While questions remain, such as whether effector proteins contribute to alteration of cell structure and metabolism in the host plant, "It's important to know your enemies and the genomes of these devastating parasites have provided some important insights into the strategies that they use to sabotage the plant's immune responses," said McDowell. "It is now possible to translate pathogen genome data into better tools for diagnosis and disease forecasting. And by comparing the genomes of pathogens that infect different types of crops, we and other plant pathology researchers are developing and testing new ideas for breeding crops with stronger disease resistance genes."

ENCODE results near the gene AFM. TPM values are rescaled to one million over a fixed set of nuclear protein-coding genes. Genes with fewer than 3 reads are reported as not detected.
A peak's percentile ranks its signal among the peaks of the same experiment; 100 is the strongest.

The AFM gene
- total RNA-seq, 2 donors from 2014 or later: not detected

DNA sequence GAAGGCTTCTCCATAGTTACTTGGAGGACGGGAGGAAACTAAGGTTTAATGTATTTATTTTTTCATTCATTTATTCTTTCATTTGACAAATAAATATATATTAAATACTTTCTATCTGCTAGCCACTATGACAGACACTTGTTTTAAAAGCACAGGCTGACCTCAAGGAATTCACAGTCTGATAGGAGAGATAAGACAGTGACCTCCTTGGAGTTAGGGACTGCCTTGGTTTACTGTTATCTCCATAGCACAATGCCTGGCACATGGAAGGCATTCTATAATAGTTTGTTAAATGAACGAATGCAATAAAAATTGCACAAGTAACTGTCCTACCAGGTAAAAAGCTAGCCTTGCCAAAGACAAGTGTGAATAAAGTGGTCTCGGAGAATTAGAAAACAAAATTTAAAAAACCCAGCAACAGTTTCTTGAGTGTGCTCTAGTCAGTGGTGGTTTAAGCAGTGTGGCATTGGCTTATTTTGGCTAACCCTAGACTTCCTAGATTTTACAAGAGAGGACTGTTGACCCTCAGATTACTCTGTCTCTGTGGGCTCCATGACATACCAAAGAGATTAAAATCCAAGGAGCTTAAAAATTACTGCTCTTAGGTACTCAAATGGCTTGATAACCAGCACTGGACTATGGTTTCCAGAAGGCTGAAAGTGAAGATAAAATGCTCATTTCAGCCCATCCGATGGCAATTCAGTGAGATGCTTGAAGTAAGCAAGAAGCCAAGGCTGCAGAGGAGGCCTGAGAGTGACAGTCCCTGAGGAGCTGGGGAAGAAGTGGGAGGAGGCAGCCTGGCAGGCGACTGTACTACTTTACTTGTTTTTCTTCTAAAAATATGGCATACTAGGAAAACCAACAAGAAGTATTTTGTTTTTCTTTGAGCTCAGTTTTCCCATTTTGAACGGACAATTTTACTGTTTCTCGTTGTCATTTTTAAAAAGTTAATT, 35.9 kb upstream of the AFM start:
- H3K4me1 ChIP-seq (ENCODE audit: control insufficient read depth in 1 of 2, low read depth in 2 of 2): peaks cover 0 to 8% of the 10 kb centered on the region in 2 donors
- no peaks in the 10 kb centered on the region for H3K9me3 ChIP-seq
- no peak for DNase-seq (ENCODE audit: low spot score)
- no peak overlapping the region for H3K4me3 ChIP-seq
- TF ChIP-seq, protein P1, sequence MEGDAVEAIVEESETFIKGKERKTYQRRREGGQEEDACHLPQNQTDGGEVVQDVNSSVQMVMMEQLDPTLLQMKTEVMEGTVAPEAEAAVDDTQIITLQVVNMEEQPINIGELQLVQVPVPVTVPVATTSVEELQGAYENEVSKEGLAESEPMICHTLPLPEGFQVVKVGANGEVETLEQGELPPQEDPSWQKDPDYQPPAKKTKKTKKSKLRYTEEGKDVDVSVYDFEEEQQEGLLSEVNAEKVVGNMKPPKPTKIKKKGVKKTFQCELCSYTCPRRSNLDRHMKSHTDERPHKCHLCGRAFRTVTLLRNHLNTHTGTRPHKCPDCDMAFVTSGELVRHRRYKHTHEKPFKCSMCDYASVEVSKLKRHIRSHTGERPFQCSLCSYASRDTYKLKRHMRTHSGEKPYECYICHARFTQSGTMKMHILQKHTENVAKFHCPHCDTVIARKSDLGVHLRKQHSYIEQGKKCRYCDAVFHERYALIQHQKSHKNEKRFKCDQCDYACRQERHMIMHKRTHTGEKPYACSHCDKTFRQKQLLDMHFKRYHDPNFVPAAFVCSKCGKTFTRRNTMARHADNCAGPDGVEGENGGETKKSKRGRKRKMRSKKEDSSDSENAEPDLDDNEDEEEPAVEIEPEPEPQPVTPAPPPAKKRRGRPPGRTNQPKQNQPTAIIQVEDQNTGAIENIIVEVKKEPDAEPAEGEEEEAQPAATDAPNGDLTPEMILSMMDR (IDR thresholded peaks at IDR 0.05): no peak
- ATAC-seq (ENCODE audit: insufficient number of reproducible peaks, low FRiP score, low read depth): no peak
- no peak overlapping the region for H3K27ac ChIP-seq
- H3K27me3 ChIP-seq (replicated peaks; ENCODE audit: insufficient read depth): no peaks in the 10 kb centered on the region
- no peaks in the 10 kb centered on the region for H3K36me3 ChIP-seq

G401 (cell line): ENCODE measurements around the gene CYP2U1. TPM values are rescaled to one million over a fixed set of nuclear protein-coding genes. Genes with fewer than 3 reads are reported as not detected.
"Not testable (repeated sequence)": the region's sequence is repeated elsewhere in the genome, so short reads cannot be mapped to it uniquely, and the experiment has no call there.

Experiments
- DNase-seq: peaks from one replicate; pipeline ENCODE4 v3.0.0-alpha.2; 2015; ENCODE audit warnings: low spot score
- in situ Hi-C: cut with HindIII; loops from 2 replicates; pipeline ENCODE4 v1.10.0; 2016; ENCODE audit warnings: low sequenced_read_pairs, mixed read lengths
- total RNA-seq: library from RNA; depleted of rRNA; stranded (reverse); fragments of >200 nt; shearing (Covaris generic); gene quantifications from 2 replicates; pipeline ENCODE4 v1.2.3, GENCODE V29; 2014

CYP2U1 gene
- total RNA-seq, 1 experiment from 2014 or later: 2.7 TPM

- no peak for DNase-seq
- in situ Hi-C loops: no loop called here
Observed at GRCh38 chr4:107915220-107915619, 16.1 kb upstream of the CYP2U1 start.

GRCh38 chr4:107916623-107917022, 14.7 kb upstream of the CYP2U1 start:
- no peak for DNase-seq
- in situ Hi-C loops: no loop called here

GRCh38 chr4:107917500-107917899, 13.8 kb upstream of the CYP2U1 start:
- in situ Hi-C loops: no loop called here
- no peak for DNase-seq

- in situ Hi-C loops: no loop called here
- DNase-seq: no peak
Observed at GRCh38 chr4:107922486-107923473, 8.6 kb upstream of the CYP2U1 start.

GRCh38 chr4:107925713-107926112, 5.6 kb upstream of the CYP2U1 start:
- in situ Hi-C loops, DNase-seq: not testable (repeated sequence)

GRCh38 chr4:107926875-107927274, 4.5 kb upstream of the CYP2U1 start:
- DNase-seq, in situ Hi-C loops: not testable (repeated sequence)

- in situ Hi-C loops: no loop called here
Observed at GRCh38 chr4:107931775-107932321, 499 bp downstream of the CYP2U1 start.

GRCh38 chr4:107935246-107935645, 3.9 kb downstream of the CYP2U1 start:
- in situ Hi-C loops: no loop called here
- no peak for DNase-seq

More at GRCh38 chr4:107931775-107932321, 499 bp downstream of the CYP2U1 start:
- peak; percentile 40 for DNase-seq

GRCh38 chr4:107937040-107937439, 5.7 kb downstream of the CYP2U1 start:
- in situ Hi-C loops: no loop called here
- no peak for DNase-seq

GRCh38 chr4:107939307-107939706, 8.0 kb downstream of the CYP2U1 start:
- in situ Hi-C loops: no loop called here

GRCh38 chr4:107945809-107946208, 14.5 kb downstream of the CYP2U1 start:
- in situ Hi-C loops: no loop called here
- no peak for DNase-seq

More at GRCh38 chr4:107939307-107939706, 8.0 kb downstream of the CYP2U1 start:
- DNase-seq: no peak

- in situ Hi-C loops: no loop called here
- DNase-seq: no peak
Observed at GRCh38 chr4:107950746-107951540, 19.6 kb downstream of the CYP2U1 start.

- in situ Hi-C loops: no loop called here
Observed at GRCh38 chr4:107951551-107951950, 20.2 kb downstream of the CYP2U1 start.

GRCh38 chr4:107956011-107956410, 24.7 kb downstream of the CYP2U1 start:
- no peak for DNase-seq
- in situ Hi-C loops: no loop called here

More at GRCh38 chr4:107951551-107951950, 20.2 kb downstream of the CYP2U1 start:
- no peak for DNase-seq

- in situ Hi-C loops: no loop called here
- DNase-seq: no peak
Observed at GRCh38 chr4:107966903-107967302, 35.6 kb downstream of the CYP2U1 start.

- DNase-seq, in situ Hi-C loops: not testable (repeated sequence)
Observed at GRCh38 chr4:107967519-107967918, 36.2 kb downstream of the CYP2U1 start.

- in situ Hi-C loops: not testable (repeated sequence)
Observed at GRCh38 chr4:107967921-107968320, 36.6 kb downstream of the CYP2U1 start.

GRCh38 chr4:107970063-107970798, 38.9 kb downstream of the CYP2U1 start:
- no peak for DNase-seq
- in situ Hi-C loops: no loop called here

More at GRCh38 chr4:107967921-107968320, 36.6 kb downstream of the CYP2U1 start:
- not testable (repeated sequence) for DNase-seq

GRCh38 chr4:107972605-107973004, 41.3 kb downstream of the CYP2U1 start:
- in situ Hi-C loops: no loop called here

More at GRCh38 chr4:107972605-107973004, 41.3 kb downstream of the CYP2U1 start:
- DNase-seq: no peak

McDowell's research is supported by the National Science Foundation and the U.S. Department of Agriculture.
|Contact: Susan Trulove|